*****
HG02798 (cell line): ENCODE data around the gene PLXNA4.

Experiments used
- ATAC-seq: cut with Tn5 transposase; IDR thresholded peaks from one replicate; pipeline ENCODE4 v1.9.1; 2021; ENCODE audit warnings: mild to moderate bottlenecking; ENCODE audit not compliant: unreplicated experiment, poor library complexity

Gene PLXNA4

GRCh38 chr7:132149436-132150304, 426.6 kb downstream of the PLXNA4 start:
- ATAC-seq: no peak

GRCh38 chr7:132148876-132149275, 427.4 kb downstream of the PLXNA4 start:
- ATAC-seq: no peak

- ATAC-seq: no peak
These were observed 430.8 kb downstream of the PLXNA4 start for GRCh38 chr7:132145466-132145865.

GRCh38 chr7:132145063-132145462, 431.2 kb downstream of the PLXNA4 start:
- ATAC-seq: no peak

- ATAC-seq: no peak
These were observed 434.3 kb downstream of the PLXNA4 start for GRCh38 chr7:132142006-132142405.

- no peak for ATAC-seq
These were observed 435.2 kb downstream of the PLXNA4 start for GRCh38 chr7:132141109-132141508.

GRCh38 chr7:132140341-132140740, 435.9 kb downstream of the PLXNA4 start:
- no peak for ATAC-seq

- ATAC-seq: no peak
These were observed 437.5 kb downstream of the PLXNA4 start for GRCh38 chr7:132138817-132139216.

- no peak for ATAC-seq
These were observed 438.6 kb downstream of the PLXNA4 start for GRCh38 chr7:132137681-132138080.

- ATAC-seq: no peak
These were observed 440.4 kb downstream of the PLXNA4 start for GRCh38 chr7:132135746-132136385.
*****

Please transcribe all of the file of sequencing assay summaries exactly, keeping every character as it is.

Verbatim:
HG02798 (cell line): ENCODE data around the gene PLXNA4.

Experiments used
- ATAC-seq: cut with Tn5 transposase; IDR thresholded peaks from one replicate; pipeline ENCODE4 v1.9.1; 2021; ENCODE audit warnings: mild to moderate bottlenecking; ENCODE audit not compliant: unreplicated experiment, poor library complexity

Gene PLXNA4

GRCh38 chr7:132149436-132150304, 426.6 kb downstream of the PLXNA4 start:
- ATAC-seq: no peak

GRCh38 chr7:132148876-132149275, 427.4 kb downstream of the PLXNA4 start:
- ATAC-seq: no peak

- ATAC-seq: no peak
These were observed 430.8 kb downstream of the PLXNA4 start for GRCh38 chr7:132145466-132145865.

GRCh38 chr7:132145063-132145462, 431.2 kb downstream of the PLXNA4 start:
- ATAC-seq: no peak

- ATAC-seq: no peak
These were observed 434.3 kb downstream of the PLXNA4 start for GRCh38 chr7:132142006-132142405.

- no peak for ATAC-seq
These were observed 435.2 kb downstream of the PLXNA4 start for GRCh38 chr7:132141109-132141508.

GRCh38 chr7:132140341-132140740, 435.9 kb downstream of the PLXNA4 start:
- no peak for ATAC-seq

- ATAC-seq: no peak
These were observed 437.5 kb downstream of the PLXNA4 start for GRCh38 chr7:132138817-132139216.

- no peak for ATAC-seq
These were observed 438.6 kb downstream of the PLXNA4 start for GRCh38 chr7:132137681-132138080.

- ATAC-seq: no peak
These were observed 440.4 kb downstream of the PLXNA4 start for GRCh38 chr7:132135746-132136385.